Robyn's single "Honey" off her 2018 album of the same name comes on about halfway through the Swedish Georgian film And Then We Danced. And it's perfect. Merab (played by the luminous first-time actor Levan Gelbakhiani) is playfully dancing for the private pleasure of his rival and crush, Irakli (Bachi Valishvili), when the song comes on through the tinny speakers. "No, you're not going to get what you need / But, baby, I have what you want," Robyn sings as his lithe body moves to the soft, sensual pop track. He smokes a cigarette and bounces around the room, communicating a desire for Irakli that he can't express in words.

The scene has real stakes, too, as sentiment toward queer people in Georgia (where it's set) is still quite hostile. Merab and Irakli are engaging in this flirtation while Merab's temperamental brother is passed out drunk in the room; if anyone came in and saw them, it could mean excommunication from their community. Or, even worse, violence. Director Levan Akin (who is Georgian but grew up in Sweden) was inspired to make the film after witnessing a violent clash between LGBT demonstrators and far-right protesters in Tbilisi, the capital, in 2013. Akin, who is gay, felt ashamed of his country and resolved to make a queer coming-of-age film that takes place there.

And Then We Danced is situated in the world of Georgian dance. Merab comes from a lineage of (failed) traditional dancers, training for years with his partner Mary (Ana Javakishvili) in hopes of graduating to the main ensemble. The men in traditional Georgian dance are supposed to project a type of stiff masculinity in their movements, and the surly dance coach criticizes Merab for his softness. Tension in the troupe escalates when the aforementioned Irakli, hot and charming, joins the group just as a spot for a man in the main ensemble opens up, pitting Merab and Irakli against each other.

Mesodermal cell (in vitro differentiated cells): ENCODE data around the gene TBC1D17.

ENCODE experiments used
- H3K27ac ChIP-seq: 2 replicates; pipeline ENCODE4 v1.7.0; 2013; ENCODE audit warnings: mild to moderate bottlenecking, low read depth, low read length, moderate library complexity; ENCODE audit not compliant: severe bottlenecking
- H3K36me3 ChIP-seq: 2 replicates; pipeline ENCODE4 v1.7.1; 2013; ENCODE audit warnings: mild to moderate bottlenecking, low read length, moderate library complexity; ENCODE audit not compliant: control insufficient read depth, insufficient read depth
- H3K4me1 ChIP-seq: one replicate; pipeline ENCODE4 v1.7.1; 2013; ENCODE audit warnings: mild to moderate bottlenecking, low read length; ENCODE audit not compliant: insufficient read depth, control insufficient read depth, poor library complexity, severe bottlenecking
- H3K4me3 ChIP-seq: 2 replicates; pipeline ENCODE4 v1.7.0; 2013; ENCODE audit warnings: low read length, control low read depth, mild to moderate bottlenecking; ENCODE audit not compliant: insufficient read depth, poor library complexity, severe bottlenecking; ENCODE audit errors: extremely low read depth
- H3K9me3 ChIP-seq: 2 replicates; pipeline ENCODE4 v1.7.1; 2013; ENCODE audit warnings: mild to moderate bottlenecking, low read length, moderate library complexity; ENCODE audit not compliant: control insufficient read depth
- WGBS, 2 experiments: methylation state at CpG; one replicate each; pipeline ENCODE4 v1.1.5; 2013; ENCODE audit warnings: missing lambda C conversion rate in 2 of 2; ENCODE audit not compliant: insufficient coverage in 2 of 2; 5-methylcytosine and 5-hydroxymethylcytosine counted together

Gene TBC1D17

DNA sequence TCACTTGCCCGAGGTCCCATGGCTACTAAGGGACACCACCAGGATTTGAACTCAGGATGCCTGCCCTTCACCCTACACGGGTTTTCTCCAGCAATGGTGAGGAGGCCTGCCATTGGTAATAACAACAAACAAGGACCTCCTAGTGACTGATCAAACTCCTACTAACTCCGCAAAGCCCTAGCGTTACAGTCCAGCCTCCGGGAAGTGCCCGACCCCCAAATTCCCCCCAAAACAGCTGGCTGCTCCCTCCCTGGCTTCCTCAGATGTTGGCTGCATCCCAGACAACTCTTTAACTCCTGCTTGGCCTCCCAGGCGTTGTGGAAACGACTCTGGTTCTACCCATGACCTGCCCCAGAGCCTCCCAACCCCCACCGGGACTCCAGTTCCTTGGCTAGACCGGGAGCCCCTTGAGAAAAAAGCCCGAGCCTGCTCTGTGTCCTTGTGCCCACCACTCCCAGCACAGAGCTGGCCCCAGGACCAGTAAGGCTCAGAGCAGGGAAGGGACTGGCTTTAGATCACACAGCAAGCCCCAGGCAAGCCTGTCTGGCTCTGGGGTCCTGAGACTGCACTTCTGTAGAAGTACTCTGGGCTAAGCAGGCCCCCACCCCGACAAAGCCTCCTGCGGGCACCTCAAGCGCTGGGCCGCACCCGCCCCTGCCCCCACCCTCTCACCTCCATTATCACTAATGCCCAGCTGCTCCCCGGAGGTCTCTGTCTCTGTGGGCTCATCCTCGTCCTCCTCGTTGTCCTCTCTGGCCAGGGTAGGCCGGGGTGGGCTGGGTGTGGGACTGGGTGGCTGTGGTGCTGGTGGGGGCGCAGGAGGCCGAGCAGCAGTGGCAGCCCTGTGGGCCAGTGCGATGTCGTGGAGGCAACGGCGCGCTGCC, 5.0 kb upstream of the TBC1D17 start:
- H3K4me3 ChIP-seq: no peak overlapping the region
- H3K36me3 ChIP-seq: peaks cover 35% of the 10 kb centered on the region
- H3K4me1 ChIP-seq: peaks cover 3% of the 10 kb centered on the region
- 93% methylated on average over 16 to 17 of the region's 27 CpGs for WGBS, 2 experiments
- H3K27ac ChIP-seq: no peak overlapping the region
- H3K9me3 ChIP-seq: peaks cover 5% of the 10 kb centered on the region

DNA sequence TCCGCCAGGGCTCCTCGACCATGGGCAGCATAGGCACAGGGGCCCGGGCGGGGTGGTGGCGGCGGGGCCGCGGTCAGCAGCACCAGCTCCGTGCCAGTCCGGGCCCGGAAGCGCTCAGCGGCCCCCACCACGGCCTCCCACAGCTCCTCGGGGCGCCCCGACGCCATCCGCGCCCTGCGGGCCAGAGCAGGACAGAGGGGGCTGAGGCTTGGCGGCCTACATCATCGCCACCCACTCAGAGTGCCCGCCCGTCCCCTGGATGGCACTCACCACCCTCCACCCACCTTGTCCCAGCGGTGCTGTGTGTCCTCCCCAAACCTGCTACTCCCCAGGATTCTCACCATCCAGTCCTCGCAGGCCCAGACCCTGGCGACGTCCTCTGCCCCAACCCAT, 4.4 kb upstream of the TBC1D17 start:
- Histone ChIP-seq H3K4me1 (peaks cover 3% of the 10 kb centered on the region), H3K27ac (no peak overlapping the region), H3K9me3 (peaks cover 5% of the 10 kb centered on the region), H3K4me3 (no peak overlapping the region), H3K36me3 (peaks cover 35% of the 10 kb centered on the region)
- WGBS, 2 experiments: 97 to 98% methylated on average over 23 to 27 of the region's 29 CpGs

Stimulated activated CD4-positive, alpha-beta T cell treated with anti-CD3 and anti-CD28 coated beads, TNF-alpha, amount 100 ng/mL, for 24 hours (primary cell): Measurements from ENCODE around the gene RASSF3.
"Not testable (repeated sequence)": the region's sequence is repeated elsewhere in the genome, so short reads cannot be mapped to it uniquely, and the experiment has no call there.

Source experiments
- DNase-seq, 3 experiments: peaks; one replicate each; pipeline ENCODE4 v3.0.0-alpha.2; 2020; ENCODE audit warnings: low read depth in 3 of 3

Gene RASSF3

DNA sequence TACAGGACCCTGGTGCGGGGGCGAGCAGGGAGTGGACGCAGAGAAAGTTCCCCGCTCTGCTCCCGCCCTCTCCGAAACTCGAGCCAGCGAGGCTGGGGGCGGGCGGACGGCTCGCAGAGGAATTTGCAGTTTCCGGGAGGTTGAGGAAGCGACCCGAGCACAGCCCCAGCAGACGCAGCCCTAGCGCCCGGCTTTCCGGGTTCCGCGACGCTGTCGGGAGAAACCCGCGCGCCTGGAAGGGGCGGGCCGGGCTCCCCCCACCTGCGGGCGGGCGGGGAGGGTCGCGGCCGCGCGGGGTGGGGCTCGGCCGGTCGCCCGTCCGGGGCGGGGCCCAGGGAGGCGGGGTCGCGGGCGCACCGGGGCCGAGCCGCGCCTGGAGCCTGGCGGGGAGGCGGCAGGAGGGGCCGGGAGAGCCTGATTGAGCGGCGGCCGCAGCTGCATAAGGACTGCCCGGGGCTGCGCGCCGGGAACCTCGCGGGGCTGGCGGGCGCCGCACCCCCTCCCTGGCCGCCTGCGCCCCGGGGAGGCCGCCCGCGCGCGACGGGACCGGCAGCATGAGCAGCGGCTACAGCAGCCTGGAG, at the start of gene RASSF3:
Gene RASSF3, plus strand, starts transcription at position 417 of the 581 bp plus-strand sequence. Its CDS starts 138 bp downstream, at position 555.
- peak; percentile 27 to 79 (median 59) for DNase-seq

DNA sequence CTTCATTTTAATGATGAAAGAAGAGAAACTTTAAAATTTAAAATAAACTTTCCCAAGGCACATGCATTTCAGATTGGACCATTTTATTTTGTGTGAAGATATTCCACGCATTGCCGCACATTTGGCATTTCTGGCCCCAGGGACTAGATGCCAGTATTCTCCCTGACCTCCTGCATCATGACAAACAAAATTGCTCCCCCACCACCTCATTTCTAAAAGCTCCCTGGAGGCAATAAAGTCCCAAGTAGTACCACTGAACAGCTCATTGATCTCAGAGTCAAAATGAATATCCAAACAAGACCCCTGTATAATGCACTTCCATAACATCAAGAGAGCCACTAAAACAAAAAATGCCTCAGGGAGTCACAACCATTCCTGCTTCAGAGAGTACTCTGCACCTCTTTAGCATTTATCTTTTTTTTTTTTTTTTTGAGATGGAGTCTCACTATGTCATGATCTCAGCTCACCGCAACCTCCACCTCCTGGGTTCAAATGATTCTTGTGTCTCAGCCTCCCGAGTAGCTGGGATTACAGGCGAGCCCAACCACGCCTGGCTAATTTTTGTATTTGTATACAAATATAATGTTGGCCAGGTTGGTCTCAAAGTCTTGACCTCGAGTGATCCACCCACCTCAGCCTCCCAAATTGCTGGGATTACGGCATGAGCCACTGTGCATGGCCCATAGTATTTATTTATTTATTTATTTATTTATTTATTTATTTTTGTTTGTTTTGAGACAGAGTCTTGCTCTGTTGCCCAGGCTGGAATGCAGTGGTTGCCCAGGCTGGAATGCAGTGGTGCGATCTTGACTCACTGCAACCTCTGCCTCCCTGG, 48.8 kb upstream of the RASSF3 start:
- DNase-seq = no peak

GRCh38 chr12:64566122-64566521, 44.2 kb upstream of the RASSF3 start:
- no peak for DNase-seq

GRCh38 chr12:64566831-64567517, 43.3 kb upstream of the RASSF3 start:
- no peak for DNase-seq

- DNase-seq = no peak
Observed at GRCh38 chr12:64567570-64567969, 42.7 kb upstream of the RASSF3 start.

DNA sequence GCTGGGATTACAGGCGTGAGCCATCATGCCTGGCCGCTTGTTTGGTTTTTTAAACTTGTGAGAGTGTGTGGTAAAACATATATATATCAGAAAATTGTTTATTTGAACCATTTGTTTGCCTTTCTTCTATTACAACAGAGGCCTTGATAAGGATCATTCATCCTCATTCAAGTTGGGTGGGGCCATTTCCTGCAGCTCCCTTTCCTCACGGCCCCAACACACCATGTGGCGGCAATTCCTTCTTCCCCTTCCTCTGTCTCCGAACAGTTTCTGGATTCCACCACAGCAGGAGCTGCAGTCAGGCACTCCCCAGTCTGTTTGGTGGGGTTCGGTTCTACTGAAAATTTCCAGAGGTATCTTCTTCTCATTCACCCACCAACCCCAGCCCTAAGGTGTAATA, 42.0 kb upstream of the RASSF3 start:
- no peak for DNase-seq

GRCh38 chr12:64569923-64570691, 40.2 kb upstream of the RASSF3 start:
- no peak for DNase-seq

Akin has said that filming in the country was difficult, since few people wanted to be associated with a production that celebrates a gay narrative. The film's dance choreographer was even listed as "anonymous" in the credits for fear of losing his job. When the film premiered in Tbilisi and nearby Batumi last year, far-right protesters and members of the Georgian Orthodox Church came in droves to harass moviegoers and prevent them from attending the screening.

Despite this homophobic animosity, Akin has said that the number of young Georgians, Ukrainians, and Polish people reaching out to him with excitement about And Then We Danced without even having seen it is extremely heartening. The film's setting within an institution of Georgian culture places a queer love story right at the heart of tradition. Being gay and Georgian isn't a conflict of identity; rather, these identities can and do coexist and are bolstered by each other.

It's a tenderly told story that doesn't skimp on explicit sex scenes, centering physical desire as much as emotional connection. Gelbakhiani is the linchpin who makes the film really work, occupying the screen wonderfully as Merab, communicating the lust, frustration, anger, and determination necessary for the role.

But, God, I keep coming back to the "Honey" scene; I think it's the key to the whole movie. The song's brazen, sticky sexuality perfectly enunciates the undercurrent of want that pulses between Merab and Irakli, a sonic story cut straight from the club dance floor and plopped into the center of Georgian tradition. "Come get your honey," Robyn coos. Like she knew!